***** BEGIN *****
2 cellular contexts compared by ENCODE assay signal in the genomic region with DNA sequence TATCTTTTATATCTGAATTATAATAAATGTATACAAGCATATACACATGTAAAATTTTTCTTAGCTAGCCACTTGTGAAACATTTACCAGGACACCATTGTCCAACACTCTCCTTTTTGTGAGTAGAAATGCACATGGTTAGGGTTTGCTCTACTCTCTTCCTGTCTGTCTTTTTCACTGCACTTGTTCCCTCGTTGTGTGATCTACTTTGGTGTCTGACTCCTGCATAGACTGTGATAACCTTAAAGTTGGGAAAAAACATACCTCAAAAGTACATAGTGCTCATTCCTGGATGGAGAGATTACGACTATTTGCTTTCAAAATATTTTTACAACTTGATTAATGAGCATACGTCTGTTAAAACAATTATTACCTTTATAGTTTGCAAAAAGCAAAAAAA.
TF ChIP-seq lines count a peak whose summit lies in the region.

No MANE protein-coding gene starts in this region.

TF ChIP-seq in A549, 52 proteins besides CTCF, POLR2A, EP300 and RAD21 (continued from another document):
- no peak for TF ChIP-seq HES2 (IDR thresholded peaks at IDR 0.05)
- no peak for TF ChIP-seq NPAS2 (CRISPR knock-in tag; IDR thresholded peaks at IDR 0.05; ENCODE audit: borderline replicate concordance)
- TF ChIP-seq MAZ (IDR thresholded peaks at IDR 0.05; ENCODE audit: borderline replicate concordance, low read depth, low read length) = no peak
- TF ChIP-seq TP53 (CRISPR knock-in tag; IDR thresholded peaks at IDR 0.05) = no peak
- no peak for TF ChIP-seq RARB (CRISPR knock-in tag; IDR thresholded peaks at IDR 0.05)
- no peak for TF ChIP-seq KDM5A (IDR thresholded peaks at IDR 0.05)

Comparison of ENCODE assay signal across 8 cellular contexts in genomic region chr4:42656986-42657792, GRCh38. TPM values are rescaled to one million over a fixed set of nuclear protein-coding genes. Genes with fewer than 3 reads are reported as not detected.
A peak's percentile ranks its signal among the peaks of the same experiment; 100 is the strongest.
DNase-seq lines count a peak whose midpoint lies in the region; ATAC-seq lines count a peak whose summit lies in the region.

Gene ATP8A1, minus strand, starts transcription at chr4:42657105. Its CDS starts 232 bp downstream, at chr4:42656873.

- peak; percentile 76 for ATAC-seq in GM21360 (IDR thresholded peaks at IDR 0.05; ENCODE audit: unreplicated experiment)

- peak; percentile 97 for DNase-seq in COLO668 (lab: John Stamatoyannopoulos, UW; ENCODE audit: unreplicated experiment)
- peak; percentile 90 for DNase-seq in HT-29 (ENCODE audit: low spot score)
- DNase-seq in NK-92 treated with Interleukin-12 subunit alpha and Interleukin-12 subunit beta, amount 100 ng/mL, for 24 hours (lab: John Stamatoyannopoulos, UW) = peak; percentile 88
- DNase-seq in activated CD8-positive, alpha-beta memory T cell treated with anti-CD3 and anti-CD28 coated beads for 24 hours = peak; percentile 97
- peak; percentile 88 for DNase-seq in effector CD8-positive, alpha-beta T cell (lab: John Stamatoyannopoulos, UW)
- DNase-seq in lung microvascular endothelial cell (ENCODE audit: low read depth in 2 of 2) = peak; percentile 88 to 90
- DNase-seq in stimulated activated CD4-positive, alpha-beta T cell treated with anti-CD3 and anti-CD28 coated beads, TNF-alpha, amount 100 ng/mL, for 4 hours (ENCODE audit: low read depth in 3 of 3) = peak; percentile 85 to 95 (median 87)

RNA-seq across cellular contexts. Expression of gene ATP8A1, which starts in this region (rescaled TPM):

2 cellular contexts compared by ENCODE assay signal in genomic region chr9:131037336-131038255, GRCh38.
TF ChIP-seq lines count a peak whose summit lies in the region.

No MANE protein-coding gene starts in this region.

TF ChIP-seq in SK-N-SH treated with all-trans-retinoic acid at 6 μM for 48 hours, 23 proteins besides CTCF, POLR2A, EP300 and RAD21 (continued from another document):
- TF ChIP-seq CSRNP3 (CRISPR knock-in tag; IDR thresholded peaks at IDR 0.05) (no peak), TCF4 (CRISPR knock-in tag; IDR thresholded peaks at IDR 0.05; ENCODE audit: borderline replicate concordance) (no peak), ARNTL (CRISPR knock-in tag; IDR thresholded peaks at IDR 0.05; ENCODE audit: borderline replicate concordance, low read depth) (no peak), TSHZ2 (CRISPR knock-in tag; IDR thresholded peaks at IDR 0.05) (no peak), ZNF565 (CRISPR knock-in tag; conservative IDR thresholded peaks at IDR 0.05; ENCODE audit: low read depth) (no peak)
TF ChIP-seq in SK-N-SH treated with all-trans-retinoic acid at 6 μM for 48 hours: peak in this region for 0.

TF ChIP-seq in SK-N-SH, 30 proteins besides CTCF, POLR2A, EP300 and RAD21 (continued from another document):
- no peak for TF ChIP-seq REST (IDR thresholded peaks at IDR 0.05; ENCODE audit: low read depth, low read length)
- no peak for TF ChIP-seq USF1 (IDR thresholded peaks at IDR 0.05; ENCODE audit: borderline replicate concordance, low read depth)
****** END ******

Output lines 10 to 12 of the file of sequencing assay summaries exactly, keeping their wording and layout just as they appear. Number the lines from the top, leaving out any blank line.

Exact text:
- no peak for TF ChIP-seq KDM5A (IDR thresholded peaks at IDR 0.05)

Comparison of ENCODE assay signal across 8 cellular contexts in genomic region chr4:42656986-42657792, GRCh38. TPM values are rescaled to one million over a fixed set of nuclear protein-coding genes. Genes with fewer than 3 reads are reported as not detected.
A peak's percentile ranks its signal among the peaks of the same experiment; 100 is the strongest.